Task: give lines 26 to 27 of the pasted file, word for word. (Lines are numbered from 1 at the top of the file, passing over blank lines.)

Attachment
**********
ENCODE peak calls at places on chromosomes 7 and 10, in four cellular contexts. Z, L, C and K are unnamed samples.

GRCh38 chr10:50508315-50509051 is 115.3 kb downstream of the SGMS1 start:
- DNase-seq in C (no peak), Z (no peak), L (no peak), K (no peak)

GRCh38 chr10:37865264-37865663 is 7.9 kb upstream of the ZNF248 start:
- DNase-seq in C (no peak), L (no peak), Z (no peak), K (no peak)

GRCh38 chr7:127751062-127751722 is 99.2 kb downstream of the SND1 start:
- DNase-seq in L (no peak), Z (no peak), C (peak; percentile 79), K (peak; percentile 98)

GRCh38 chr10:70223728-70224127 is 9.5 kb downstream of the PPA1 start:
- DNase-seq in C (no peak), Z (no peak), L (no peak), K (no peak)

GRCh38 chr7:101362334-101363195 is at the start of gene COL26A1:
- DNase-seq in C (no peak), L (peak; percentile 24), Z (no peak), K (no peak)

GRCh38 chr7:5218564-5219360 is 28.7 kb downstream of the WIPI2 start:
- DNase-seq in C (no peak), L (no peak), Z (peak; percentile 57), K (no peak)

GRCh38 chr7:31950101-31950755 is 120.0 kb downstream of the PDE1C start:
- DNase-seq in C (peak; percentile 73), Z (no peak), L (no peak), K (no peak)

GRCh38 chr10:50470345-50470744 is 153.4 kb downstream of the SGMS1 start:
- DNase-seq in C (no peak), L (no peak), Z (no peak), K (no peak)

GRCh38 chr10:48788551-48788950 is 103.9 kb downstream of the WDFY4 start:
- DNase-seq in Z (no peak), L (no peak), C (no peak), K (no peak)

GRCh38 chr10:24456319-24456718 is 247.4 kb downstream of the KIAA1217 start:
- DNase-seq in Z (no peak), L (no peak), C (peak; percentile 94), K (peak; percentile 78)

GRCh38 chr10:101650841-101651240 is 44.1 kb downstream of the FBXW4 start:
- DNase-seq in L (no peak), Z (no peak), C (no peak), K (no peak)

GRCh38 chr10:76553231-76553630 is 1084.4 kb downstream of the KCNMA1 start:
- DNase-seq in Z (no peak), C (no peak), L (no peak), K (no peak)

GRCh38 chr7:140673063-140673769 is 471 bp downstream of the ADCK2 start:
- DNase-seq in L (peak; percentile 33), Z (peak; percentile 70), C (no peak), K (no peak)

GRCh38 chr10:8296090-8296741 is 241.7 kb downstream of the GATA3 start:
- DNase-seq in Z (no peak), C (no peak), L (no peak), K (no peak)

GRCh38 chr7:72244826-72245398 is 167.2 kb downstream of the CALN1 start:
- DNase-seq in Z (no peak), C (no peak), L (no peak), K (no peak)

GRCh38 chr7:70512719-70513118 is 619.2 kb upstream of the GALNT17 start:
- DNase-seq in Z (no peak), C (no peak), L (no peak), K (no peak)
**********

GRCh38 chr7:140673063-140673769 is 471 bp downstream of the ADCK2 start:
- DNase-seq in L (peak; percentile 33), Z (peak; percentile 70), C (no peak), K (no peak)